By Anna Stupnytska, Head of Global Macro and Investment Strategy
The European Central Bank (ECB) increased the size of its Pandemic Emergency Purchase Programme (PEPP) by €600 billion, taking the overall size of the programme to €1.35 trillion. At its June meeting, the central bank also extended the duration of the PEPP until at least June 2021. The upsizing of the programme was widely expected by the markets, but the amount beats consensus expectations. The move seems to be a deliberate decision by the ECB aimed at pleasing the markets, and judging by the market reaction in the aftermath of the announcement, the ECB has succeeded - at least in the very short term.
The focus of June's policy decision was exclusively on the PEPP, which the ECB President Christine Lagarde said was the best possible instrument to use at present to respond to tighter financial conditions. But she did emphasise that all of the policy measures already in place, including Targeted Long-Term Refinancing Operations III (TLTROs) that kick off in June, should help with reviving the economy after the pandemic.
The ECB’s Governing Council has downgraded its forecasts significantly relative to those published in March. In the baseline scenario, the economy is expected to contract by -8.7 per cent in 2020 and to rebound by 5.2 per cent in 2021 and 3.3 per cent in 2022. Inflation is also expected to remain far from the target over the forecast horizon, with the ECB forecasting 0.3 per cent in 2020, 0.8 per cent in 2021 and 1.3 per cent in 2022.
Our base case scenario for growth is more pessimistic - it falls in between the ECB's baseline and worst-case scenarios. We expect the Euro area economy to contract by -10.2 per cent in 2020, with a trough in the second quarter at -12 per cent in quarter-on-quarter non-annualised terms, followed by a gradual recovery, with the economy expanding at 3.2 per cent in 2021. Like the ECB, we view the risks to this scenario as skewed to the downside.
And the outlook remains uncertain, particularly as regards the virus trajectory, the extent to which economic damage is temporary or permanent and the effectiveness of policy interventions. As such, the ECB's path ahead is highly contingent on how this uncertainty across multiple dimensions gets resolved over time.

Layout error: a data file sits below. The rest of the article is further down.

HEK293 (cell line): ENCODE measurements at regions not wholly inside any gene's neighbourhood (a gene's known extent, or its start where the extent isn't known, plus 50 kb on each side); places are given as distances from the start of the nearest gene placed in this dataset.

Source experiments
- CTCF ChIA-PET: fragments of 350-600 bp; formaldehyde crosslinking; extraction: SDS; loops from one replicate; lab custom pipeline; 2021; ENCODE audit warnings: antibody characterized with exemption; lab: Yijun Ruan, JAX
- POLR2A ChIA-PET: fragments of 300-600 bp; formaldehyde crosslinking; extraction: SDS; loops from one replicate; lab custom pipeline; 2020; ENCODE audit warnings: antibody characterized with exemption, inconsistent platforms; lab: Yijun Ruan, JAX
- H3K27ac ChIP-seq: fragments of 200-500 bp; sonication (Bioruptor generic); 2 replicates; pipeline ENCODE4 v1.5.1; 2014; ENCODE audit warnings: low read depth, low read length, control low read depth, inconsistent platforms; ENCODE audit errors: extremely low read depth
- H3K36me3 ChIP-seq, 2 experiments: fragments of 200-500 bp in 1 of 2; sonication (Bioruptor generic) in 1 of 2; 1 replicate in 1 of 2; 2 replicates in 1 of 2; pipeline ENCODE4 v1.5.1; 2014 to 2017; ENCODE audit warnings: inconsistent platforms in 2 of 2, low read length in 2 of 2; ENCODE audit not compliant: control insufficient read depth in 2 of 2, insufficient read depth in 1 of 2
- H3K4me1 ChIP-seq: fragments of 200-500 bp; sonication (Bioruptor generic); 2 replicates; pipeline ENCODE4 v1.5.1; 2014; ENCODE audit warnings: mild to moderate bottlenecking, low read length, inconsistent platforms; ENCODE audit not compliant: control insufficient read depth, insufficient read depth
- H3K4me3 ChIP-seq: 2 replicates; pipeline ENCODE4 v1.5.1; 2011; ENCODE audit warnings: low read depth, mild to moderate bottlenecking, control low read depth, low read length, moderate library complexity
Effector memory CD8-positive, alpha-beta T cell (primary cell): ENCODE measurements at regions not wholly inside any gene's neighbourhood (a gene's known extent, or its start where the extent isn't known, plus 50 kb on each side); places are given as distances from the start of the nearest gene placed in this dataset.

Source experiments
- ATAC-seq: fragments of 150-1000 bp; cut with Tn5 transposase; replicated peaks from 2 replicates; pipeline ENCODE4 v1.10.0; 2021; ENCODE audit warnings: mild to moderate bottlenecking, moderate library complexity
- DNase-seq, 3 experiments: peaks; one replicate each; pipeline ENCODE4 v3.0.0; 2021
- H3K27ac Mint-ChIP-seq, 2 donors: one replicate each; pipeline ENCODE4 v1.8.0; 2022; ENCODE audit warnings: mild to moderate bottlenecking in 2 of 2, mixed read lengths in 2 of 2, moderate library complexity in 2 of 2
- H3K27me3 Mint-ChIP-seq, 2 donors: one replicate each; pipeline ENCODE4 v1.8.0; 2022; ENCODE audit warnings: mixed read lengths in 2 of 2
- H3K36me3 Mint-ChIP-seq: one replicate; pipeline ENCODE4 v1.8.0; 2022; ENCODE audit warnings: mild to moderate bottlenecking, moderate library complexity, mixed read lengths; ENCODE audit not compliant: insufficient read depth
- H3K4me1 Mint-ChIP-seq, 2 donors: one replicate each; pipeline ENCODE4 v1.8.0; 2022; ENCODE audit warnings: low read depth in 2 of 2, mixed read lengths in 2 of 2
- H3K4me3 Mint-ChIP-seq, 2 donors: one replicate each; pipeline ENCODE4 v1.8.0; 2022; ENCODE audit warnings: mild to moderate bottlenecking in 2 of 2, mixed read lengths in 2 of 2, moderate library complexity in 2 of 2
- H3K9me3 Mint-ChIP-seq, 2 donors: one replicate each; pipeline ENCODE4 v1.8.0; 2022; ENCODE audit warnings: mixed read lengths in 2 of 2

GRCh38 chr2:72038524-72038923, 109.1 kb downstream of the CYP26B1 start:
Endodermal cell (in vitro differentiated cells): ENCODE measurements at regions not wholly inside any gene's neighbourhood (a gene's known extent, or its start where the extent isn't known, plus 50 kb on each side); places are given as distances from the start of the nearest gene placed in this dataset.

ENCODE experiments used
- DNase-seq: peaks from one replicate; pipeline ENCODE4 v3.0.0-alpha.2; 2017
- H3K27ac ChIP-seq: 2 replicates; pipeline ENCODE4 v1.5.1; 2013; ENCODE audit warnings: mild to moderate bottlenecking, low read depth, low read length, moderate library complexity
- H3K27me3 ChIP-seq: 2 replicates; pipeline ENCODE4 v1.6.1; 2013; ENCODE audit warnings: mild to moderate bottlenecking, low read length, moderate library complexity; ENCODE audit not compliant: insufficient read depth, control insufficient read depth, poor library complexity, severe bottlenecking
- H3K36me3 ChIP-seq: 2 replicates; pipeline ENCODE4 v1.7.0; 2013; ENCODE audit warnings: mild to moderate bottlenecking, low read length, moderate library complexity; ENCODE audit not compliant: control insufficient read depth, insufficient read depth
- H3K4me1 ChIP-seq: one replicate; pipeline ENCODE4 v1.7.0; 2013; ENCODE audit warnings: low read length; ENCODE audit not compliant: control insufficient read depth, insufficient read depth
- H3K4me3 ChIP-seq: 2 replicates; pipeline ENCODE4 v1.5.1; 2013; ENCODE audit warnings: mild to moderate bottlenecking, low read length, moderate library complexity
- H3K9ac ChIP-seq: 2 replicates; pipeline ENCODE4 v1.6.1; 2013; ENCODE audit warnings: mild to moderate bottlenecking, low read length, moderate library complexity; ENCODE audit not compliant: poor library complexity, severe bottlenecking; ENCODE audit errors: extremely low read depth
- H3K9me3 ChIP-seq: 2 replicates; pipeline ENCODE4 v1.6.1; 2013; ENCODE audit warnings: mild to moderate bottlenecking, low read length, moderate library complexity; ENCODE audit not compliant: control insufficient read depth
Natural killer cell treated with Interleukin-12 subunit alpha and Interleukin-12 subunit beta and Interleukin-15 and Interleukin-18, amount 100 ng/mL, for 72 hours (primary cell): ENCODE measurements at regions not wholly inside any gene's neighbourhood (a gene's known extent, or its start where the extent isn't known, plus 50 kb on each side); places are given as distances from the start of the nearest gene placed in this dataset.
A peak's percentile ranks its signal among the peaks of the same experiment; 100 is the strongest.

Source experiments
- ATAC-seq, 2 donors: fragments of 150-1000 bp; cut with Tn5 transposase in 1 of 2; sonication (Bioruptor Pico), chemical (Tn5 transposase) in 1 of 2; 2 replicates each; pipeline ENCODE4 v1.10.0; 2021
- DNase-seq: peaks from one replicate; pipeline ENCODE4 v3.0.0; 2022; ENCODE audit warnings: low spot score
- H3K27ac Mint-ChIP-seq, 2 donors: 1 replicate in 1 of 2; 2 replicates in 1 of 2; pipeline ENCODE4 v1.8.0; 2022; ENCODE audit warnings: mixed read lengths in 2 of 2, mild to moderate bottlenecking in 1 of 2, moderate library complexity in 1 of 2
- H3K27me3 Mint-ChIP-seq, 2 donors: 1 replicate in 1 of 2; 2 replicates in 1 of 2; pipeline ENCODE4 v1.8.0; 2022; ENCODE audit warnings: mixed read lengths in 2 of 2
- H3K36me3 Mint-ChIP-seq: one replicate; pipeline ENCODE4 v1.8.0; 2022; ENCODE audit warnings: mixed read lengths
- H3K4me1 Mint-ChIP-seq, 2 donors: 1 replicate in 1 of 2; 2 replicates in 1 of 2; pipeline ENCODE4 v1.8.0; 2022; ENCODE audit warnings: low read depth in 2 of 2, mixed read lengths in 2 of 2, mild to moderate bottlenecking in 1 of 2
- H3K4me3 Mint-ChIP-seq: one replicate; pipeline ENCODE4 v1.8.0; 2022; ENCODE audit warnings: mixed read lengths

The Governing Council has embedded a lot of flexibility into the current programmes and, should the need arise, they seem to have adequate room for manoeuvre, particularly given governments' financing needs to tackle the pandemic fallout. Buying other asset classes, such as high yield bonds, certainly remains an option. While Lagarde said this was not discussed at the meeting, she left the door open to this possibility.
Recent progress on the area-wide fiscal policy measures, namely the Recovery Fund, has been particularly encouraging and indeed a positive surprise on a number of fronts. The proposed union-wide policies range from Recovery Fund grants through to changes to the longer-term scale of funding for the next EU budget and to a focus on pro-growth measures at national level.
Remarkably, the old EU rulebook is getting thrown out and fiscal transfers are becoming an acceptable discussion, with green investment and growth sustainability at the top of the agenda.
While sceptics undoubtedly remain sceptical, this powerful combination of monetary and fiscal policies, as well as the strong political will to ensure the union's survival, might well result in a more favourable mix of growth and inflation in the years ahead.